Some of the things I like are:
Of course a watermaker. To me it is essential. I plan on building our own. Got the plans for it, and currently watching ebay for a CAT pump.

Sprouting. Best way to get fresh food aboard, lots of vitamins.

Yougurt. Plan on making our own.

Canning. Looking into this. Read Beth Lenords piece on her site about it. Looks promising.

Drying. Just bought a book on it and plan on making our own beef and fish jerkey, and drying fruits and veggies.

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Old 17-03-2009, 21:27   #23
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Pickles spam and biscuits..........That's high eatin!!!!!!!!!!!!!!!!

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Old 19-03-2009, 22:52   #24
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We can provision for at least 12 months. Last year I provisioned in Panama in March and didn't need to buy anything until after we arrived in New Zealand in November, and then only needed fresh meats and milk and beer as we still had plenty of every other kind of food. Still had plenty of canned meats, chili and such as well as canned veggies and loads of snack foods and staples. That should be our final long-term provisioning as food supplies are plentiful everywhere else we will be cruising during our circumnavigation. I actually gave away meats in Tonga because had to get rid of it before reaching New Zealand.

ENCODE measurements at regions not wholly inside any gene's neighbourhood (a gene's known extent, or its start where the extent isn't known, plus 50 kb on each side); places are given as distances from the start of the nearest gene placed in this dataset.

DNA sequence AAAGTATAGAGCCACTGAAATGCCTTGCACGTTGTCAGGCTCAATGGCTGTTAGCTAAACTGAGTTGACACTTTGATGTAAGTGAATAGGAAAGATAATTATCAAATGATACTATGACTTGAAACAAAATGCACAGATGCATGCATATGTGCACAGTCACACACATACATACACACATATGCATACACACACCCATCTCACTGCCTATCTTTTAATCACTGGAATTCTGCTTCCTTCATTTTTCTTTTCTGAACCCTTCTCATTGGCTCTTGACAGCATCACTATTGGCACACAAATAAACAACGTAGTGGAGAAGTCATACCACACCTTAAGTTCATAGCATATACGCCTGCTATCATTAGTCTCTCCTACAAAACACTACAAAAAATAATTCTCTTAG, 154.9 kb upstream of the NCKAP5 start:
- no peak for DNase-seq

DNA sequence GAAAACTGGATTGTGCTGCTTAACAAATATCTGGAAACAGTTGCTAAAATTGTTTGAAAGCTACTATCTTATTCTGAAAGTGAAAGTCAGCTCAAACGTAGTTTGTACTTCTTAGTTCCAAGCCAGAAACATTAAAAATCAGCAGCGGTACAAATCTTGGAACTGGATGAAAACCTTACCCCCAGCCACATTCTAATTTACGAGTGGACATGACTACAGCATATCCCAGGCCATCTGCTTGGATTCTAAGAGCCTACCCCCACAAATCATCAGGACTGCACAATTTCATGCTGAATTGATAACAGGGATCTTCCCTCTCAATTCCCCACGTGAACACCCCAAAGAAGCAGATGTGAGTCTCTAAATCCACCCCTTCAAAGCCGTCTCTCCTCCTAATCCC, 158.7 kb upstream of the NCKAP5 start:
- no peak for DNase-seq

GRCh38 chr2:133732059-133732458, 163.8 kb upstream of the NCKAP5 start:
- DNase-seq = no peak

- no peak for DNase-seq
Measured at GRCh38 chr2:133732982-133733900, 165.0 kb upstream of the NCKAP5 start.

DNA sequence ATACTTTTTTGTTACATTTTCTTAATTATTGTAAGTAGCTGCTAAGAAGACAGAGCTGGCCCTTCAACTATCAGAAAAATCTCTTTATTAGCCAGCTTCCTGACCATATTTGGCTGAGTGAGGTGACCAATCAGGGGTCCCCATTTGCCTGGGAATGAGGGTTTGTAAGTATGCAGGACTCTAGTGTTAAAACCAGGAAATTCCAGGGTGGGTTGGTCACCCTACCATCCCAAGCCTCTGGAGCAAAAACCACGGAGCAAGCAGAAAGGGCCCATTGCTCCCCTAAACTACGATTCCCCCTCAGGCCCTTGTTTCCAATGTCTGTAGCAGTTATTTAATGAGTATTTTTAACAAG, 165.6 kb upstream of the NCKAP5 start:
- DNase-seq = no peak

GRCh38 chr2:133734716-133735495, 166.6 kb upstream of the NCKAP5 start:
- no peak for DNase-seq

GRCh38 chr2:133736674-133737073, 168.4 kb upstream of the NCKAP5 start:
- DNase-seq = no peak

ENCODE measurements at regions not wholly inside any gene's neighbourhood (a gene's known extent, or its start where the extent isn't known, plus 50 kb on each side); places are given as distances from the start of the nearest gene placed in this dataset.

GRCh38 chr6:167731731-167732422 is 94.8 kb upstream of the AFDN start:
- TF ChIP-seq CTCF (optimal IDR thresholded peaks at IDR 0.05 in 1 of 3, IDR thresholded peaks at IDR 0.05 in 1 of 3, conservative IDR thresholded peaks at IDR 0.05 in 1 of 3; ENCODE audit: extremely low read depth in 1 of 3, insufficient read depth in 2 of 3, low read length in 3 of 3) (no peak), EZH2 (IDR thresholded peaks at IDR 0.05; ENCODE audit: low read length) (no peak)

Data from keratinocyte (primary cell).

I vacuum seal almost everything and it lasts unbelievably long time. Found some crackers recently that were sealed in Aug 06 and they were still crisp and fresh tasting, not soft and rancid.

Boat is 16 meters and has extremely large storage capacity. Have 6 totally dry floor lockers that are about 18-inches deep and 4-ft long. Great place to store wine and vac-sealed bread flour for use in the bread maker. Have 2 large freezer lockers which can be set as either freezers or fridges, plus 1 under-counter upright fridge. Do have a high-capacity watermaker. All the comforts of a real home.

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Old 10-04-2009, 19:57   #25
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I figure on keeping 6months to a years worth of basic staples aboard, being rice n beans. I am also learning about canning, pickling and drying foods so I can put up my own foods. So far I have about 6 months for 2 people and it takes up about 20 cubic foot of space. None of it requires refrigeration. This is on a Roberts Offshore 38, 11.5 foot beam.

Sauerkraut is also very good for scurvy as are fermented pickles. Toward that end I have two crocks about a gallon or gallon and a half each for making up fresh batches. These will be canned when ready.

Storing glass jars on board could be a problem but Im figuring on making up storage tubes from PVC tubing so the jars will rest one on top of the other and have no movement space. Sort of like vertical missile tubes.

The best thing to do is get ahold of some dieticians books and put together a menu, then just expand on it for time period X. I'm diabetic and one thing i've learned is just how little the human body needs. Most people, especially us Northamericans eat way more than we need.